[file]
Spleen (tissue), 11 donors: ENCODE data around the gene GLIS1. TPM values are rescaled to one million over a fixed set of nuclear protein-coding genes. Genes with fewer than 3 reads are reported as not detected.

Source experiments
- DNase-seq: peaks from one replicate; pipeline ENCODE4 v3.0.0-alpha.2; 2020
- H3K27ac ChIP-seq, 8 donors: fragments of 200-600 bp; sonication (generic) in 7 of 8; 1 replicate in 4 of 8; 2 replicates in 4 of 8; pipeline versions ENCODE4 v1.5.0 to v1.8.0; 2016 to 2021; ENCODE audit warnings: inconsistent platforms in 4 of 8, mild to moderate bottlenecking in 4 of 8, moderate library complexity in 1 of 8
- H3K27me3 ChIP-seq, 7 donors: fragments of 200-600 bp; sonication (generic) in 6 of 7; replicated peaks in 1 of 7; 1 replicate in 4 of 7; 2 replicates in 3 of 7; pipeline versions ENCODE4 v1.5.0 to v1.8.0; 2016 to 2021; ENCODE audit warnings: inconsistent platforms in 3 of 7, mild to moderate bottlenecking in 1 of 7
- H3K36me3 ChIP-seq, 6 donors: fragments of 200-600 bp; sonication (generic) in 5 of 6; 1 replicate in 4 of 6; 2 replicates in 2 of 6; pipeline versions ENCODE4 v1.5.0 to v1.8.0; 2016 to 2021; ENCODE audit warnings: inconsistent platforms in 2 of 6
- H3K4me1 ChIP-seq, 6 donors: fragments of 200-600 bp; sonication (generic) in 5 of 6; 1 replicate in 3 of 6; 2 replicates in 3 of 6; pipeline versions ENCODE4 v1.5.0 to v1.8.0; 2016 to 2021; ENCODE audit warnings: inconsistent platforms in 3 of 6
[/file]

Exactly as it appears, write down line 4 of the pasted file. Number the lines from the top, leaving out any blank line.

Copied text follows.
- H3K27ac ChIP-seq, 8 donors: fragments of 200-600 bp; sonication (generic) in 7 of 8; 1 replicate in 4 of 8; 2 replicates in 4 of 8; pipeline versions ENCODE4 v1.5.0 to v1.8.0; 2016 to 2021; ENCODE audit warnings: inconsistent platforms in 4 of 8, mild to moderate bottlenecking in 4 of 8, moderate library complexity in 1 of 8